Discovery Team
Anthony R. Kampf
Jakub Plášil
Travis A. Olds
Barbara P. Nash
Joe Marty

19

Meyrowitzite

Verified May 2018   

Ca(UO2)(CO3)2·5H2O

Meyrowitzite was found underground at the Markey mine by a collecting party that included two of the authors, Tony Kampf and Joe Marty. The Markey mine is one of several inactive uranium mines in Red Canyon in SE Utah that have recently yielded many new minerals, most of which contain the uranyl group, UO22+. The structure of meyrowitzite is based on a novel corrugated heteropolyhedral sheet made up of linked uranyl-tricarbonate clusters. The mineral is named for American analytical chemist Robert Meyrowitz (1916-2013). During World War II, he served in the U.S. Army and, because of his skills as a chemist, he was assigned to work on the Manhattan Project. After the war, he joined the United States Geological Survey (USGS), from which he retired in 1973. In his years at the USGS, he was especially known for his knack for developing innovative new methods for analyzing small and difficult to study mineralogical samples, and well-known for his formulation of the high-index immersion liquids (1.74 to 2.00) that are still in use for optical determinations. He published prolifically, often collaborating on the descriptions of new minerals, many of which were from the uranium deposits of the western U.S. Among them was zellerite, the dimorph of the meyrowitzite.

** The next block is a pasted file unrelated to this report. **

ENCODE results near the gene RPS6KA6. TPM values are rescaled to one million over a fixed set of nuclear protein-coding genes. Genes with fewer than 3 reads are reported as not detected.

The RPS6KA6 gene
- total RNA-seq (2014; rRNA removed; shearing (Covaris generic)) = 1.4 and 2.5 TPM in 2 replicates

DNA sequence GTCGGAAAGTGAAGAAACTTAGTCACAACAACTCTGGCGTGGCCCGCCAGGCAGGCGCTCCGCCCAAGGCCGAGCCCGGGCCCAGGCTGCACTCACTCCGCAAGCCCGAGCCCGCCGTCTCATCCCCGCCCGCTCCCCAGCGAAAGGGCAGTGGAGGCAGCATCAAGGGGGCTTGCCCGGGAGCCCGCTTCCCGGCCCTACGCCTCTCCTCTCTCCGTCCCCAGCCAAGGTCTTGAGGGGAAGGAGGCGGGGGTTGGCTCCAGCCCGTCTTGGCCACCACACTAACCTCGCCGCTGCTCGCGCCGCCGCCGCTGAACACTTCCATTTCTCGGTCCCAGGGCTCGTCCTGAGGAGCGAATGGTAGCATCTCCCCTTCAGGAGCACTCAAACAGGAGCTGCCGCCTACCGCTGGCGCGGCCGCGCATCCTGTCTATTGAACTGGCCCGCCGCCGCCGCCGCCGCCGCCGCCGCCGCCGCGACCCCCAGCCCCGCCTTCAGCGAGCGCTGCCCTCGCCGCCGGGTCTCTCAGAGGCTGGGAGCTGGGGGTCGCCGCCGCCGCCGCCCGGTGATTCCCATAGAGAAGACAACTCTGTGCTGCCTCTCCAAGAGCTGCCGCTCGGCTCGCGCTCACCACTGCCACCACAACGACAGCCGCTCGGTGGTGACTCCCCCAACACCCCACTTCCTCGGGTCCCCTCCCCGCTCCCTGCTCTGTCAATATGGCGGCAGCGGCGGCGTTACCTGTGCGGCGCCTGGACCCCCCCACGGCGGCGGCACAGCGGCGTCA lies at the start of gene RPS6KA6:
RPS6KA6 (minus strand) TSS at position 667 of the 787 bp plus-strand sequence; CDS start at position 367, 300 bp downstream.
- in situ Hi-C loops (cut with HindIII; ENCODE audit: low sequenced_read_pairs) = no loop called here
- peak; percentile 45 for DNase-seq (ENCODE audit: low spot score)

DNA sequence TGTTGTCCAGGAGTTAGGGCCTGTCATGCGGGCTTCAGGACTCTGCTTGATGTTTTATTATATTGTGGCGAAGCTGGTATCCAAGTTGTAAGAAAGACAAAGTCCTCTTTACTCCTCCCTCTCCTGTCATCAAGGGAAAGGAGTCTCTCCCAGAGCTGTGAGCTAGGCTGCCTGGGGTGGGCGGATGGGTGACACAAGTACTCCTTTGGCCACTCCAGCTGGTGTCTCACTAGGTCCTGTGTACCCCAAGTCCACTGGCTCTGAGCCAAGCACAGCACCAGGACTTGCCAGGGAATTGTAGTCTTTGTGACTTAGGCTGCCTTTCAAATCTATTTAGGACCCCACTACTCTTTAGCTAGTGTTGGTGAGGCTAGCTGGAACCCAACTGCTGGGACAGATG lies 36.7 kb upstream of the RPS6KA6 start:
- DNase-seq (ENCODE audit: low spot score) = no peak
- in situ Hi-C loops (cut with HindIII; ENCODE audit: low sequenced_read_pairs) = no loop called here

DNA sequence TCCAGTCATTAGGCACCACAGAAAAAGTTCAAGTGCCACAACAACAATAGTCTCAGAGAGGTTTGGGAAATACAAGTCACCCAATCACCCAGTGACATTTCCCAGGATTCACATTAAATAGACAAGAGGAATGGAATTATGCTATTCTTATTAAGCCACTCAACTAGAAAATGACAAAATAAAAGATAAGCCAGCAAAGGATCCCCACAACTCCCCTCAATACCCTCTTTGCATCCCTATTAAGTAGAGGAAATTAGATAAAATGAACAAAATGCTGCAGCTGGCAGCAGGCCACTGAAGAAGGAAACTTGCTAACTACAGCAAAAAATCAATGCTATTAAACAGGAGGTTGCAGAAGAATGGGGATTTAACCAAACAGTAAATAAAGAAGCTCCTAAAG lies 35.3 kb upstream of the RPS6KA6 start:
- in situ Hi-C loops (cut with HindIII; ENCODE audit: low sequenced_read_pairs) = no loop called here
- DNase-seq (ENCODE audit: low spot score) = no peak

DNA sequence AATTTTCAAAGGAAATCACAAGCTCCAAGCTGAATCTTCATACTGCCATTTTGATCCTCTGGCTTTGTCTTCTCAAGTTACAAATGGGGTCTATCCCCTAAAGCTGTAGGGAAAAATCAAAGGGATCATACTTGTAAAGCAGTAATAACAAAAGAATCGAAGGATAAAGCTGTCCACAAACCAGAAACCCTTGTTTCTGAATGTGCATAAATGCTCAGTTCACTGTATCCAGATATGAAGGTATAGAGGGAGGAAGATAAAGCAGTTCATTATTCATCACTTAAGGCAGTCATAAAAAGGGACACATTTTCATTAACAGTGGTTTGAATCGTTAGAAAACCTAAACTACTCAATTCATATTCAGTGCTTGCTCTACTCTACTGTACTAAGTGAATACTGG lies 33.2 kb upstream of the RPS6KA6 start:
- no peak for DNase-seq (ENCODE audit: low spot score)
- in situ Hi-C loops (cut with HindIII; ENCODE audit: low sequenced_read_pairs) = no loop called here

References: MINDAT | Report an error or offer more information
Meyrowitzite. 0.4mmFOV. Courtesy of authors Kampf and Marty.

cc 2018. Carbon Mineral Challenge.